You can always count on Peter King to make his point in the most bombastic and incendiary manner possible. Although some folks might think the terms “bombastic” and “incendiary” are more appropriately applied to the congressman’s old crowd.
As noted in today’s Jolt, it’s ridiculous to expect the United States to drop any criminal charges against Snowden, as he leaked a heck of a lot more information than just the revelations about domestic surveillance. Most of his defenders (and some of his detractors) focus on one portion of his leaks and avert their eyes from the rest.
The statement “a significant portion of Snowden’s leaks have nothing to do with domestic surveillance” is a controversial and outrageous statement among people who haven’t followed Snowden that closely, and/or don’t want to see the whole picture.
Here’s just a partial list of Snowden’s leaks that have little or nothing to do with domestic surveillance of Americans:
• The classified portions of the U.S. intelligence budget, detailing how much we spend and where on efforts to spy on terror groups and foreign states, don’t deal with Americans’ privacy. This leak revealed the intelligence community’s self-assessment in 50 major areas of counterterrorism, and that “blank spots include questions about the security of Pakistan’s nuclear components when they are being transported, the capabilities of China’s next-generation fighter aircraft, and how Russia’s government leaders are likely to respond to ‘potentially destabilizing events in Moscow, such as large protests and terrorist attacks.’” The Pakistani, Chinese, and Russian intelligence agencies surely appreciate the status report.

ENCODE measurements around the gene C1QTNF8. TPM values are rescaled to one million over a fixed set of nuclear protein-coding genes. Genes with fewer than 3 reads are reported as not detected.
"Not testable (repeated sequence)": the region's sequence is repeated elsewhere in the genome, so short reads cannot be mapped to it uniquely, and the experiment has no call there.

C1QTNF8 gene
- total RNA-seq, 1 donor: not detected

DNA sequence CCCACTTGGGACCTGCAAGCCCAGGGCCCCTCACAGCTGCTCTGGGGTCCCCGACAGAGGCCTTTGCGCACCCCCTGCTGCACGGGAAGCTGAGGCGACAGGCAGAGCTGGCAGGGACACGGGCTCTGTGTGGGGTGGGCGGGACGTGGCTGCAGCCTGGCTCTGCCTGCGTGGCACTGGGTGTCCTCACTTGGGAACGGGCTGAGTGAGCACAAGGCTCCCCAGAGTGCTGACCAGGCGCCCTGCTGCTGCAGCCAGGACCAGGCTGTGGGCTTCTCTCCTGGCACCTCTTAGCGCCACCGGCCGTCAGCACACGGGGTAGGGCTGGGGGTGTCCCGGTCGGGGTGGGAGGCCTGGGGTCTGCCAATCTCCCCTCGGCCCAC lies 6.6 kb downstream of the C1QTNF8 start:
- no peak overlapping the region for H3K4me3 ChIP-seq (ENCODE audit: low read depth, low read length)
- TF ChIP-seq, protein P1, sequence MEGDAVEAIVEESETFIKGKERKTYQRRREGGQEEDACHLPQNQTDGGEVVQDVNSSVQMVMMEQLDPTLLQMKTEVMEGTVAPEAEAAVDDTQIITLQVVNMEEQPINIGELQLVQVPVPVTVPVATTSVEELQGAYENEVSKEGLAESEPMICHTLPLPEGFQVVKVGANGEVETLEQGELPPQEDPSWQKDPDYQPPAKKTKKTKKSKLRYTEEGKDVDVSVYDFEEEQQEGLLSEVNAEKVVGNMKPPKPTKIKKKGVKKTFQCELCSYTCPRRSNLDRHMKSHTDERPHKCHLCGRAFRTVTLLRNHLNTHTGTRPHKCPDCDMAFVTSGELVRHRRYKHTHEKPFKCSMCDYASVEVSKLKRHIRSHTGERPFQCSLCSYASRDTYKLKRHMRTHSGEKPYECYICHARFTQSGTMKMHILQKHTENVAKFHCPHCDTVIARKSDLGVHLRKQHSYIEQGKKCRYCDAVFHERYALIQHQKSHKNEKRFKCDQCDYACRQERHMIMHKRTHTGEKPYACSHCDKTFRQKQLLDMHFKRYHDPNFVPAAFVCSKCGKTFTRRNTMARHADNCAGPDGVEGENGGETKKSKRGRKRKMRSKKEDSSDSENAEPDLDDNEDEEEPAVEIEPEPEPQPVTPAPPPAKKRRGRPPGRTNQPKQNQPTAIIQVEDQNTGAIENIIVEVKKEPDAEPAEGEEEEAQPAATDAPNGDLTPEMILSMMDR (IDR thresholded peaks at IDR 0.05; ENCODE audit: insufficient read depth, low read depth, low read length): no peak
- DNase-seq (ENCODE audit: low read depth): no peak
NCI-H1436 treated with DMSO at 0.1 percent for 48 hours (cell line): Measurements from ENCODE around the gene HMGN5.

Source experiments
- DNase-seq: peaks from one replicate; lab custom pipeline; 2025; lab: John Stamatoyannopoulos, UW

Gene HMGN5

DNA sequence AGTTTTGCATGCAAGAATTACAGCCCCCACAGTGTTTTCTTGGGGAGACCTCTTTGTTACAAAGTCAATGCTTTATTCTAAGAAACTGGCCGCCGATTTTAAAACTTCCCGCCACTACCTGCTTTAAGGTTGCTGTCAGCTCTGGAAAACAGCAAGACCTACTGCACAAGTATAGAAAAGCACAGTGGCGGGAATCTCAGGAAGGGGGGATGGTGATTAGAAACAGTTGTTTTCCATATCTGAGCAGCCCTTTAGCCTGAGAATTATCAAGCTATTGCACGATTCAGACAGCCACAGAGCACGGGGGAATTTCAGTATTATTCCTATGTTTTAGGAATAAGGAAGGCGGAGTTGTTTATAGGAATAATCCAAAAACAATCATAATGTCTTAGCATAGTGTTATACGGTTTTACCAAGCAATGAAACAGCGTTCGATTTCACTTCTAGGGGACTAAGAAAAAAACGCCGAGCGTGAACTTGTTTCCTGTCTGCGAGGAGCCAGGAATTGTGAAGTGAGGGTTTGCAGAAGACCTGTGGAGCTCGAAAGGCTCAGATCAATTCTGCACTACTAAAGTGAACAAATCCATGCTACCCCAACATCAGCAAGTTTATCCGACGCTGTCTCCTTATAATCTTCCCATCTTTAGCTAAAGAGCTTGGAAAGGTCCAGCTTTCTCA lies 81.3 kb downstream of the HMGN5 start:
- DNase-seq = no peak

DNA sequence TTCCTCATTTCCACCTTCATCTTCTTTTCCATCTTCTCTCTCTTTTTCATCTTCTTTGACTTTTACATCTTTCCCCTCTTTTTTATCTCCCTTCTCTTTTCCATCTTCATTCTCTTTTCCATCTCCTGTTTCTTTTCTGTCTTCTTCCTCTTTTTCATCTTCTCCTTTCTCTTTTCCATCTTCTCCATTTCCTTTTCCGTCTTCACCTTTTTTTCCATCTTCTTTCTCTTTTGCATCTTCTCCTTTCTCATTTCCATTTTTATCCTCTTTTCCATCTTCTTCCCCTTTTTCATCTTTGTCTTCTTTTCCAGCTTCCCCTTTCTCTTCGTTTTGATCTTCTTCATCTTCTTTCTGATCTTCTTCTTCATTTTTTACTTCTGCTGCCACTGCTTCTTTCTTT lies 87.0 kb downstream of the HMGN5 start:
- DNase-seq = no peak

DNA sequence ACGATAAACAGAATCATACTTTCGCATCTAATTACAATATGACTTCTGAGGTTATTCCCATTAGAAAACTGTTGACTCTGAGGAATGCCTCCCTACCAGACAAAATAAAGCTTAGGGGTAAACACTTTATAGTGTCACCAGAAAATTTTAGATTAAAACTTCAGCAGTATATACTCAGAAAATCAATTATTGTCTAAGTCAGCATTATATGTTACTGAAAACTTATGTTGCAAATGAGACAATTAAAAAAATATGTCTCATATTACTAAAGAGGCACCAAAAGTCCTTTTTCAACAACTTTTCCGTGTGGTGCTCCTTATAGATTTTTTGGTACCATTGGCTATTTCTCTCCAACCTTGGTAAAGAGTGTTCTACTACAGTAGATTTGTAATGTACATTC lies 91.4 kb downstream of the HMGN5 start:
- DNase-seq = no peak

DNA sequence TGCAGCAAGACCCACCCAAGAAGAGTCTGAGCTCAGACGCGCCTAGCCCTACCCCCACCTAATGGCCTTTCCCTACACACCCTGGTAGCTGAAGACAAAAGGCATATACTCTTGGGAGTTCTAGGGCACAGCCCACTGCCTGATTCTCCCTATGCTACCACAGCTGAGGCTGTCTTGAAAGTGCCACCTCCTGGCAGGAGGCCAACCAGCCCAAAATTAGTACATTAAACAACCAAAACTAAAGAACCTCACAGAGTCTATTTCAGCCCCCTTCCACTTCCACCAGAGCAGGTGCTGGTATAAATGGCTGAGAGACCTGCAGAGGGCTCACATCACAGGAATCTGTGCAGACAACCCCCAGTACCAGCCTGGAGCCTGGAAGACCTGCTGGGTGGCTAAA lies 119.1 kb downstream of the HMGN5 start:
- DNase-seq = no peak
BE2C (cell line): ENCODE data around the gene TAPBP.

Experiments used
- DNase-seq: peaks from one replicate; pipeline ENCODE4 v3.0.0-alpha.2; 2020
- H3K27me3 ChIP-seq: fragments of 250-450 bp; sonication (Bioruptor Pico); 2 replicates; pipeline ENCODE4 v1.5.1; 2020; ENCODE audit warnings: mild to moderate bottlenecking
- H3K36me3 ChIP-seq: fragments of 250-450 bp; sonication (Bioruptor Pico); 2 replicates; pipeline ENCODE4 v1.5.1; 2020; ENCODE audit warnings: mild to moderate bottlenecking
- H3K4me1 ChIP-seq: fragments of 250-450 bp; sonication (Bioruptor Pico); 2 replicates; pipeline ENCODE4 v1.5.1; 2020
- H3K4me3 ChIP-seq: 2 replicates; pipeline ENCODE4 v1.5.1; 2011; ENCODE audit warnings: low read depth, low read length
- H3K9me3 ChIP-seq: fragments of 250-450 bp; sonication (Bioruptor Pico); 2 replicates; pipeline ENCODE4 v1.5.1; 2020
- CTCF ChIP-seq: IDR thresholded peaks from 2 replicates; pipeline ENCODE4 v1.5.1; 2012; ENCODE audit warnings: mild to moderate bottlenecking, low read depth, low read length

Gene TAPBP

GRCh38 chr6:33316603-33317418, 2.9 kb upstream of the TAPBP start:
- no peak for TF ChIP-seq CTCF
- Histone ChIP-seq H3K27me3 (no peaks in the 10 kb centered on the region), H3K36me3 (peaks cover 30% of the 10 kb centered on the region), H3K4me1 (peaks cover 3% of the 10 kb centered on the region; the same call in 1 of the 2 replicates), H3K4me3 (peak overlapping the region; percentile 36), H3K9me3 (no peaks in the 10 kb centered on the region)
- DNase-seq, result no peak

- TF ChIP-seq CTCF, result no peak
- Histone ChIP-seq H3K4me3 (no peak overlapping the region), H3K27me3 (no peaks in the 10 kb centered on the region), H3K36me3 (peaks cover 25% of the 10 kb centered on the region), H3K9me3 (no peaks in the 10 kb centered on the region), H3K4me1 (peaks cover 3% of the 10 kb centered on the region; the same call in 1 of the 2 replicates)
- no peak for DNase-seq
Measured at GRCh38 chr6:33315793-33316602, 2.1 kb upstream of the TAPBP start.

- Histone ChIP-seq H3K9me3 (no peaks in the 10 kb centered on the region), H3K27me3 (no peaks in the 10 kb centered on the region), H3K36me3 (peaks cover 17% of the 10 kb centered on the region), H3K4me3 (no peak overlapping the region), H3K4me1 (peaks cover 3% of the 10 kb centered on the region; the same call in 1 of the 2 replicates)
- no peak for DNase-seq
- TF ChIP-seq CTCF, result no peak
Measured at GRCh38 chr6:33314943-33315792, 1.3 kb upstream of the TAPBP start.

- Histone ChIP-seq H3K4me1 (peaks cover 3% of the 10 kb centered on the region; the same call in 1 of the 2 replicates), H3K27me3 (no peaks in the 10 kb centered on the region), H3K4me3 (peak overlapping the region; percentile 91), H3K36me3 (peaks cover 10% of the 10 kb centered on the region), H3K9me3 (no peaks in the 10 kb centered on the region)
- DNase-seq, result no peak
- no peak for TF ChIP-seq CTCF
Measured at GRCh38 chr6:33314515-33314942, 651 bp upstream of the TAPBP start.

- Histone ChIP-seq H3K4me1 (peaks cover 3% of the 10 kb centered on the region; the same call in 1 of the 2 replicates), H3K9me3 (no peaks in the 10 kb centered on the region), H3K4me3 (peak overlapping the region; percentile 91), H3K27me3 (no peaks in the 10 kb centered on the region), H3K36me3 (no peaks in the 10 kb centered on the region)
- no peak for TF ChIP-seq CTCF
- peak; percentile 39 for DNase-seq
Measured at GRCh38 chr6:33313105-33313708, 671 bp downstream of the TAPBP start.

• Our cyber-warfare capabilities and targets don’t deal with Americans’ privacy. The revelation that the U.S. launched 231 cyber-attacks against “top-priority targets, which former officials say includes adversaries such as Iran, Russia, China and North Korea and activities such as nuclear proliferation” in 2011, has nothing to do with Americans’ privacy.
• The fact that the United States has “ramped up its surveillance of Pakistan’s nuclear arms” and has “previously undisclosed concerns about biological and chemical sites there,” and details of “efforts to assess the loyalties of counterterrorism sources recruited by the CIA” . . .
. . . none of these stories have much of a tie to Americans’ privacy.
The all-or-nothing terms of the Snowden discussion are persistent and baffling, and they obscure the truth. The NSA’s willingness to vacuum up and store the communications of ordinary Americans — with no tie to terror, crime, or foreign governments at all, obliterating any remaining meaning of the Fourth Amendment of the Constitution — deserves every bit of public outrage and rebuke. But that doesn’t necessarily mean Snowden is the good guy in the story. This story probably doesn’t have a good guy.